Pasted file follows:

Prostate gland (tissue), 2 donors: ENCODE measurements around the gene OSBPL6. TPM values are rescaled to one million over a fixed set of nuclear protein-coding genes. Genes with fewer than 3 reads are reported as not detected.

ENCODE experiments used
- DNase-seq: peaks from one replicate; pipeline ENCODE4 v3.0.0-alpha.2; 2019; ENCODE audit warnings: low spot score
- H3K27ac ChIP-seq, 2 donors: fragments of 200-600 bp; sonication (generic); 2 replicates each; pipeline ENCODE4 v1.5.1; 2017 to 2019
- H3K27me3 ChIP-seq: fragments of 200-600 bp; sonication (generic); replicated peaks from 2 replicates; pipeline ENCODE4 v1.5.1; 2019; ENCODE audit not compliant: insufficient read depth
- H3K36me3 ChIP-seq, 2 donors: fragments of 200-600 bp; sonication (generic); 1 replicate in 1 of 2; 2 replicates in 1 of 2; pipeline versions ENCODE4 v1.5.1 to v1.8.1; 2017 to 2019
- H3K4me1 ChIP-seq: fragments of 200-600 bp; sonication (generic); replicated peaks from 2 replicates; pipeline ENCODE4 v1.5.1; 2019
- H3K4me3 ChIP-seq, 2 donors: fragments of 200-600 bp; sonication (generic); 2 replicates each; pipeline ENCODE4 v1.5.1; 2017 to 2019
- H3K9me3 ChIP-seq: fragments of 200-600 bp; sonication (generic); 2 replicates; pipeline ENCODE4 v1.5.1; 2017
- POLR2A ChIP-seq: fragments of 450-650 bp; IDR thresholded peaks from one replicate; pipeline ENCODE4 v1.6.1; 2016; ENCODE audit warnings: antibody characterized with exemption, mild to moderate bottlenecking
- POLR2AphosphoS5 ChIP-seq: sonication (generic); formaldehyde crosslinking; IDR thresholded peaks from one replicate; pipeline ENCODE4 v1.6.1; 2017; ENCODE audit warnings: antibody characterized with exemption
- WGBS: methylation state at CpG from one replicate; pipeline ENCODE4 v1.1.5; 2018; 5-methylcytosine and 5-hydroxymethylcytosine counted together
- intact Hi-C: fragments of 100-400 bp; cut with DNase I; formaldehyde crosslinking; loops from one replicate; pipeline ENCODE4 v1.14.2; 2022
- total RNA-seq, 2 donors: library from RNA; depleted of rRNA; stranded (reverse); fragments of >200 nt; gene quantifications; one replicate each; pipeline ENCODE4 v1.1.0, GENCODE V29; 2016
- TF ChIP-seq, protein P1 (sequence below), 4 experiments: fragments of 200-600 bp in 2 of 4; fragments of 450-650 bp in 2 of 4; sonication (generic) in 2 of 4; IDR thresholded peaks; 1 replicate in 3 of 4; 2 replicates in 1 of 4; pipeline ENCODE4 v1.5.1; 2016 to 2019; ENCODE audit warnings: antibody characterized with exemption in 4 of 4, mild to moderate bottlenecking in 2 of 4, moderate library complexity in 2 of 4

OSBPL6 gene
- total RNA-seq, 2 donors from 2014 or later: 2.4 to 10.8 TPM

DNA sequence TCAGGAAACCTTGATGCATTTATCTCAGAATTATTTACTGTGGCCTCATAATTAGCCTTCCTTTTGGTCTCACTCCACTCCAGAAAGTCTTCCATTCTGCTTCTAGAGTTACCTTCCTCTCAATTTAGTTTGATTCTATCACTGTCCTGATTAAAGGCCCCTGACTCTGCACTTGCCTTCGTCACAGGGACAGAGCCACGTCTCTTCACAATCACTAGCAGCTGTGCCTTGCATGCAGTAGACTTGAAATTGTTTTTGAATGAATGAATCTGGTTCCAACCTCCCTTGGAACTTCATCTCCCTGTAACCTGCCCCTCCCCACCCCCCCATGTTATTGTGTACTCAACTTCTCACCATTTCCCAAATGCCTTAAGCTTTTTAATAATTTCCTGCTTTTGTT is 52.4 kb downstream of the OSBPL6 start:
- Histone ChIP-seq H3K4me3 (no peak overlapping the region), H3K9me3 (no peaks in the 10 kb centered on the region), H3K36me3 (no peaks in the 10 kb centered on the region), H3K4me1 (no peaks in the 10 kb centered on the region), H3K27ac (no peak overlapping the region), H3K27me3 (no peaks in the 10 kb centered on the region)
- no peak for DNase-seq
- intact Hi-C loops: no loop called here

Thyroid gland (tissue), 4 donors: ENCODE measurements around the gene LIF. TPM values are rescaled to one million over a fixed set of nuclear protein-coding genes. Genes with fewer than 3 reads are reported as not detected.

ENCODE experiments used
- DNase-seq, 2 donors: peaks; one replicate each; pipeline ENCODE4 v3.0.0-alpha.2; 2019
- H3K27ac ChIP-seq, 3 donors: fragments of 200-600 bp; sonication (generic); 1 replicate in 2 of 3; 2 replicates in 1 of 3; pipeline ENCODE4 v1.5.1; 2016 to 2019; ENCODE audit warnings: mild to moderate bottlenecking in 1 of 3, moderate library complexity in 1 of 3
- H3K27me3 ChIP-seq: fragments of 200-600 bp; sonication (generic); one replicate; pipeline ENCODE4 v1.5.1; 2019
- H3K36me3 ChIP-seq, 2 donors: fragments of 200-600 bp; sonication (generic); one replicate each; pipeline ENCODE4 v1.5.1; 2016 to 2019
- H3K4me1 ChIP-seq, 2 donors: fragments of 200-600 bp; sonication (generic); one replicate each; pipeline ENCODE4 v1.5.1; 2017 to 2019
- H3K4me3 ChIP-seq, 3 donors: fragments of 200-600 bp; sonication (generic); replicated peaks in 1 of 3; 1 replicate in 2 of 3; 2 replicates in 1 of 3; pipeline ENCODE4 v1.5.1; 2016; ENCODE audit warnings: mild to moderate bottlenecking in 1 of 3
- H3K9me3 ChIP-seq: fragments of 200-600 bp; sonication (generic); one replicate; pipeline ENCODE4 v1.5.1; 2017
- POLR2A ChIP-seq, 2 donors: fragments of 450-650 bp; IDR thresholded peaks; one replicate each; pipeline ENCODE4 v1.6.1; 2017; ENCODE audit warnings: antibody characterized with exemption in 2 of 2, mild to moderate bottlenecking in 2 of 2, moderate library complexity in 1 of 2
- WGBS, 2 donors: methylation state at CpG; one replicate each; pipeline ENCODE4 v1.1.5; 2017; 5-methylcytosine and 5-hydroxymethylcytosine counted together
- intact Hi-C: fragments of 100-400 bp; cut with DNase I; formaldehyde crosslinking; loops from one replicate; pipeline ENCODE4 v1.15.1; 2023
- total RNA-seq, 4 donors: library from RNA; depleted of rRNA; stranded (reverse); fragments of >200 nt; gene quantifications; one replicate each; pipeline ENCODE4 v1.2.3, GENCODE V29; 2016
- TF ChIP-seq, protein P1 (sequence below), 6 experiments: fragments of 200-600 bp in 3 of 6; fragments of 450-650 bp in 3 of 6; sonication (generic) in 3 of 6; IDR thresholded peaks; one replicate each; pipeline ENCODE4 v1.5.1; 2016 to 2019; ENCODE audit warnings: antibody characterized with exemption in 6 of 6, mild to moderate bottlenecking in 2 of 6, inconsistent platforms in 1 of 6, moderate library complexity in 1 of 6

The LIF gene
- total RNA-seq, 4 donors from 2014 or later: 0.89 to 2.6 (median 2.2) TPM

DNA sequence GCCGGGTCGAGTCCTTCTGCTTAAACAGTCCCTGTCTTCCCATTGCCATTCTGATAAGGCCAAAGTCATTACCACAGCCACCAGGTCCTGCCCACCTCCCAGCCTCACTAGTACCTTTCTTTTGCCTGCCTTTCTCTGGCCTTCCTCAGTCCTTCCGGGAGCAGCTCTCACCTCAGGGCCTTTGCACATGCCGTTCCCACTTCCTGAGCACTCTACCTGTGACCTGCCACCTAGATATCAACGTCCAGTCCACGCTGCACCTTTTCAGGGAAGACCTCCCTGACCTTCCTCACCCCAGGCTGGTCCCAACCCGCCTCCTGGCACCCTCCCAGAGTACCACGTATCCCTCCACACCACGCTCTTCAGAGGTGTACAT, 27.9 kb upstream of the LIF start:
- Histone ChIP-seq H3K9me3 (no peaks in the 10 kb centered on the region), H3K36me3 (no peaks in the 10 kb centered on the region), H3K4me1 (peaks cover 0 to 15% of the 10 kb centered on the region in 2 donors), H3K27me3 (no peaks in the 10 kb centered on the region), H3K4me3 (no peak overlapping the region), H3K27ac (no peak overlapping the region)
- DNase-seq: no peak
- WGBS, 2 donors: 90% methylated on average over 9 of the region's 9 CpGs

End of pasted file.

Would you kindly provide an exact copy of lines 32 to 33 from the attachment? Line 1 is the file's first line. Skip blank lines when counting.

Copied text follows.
- WGBS, 2 donors: methylation state at CpG; one replicate each; pipeline ENCODE4 v1.1.5; 2017; 5-methylcytosine and 5-hydroxymethylcytosine counted together
- intact Hi-C: fragments of 100-400 bp; cut with DNase I; formaldehyde crosslinking; loops from one replicate; pipeline ENCODE4 v1.15.1; 2023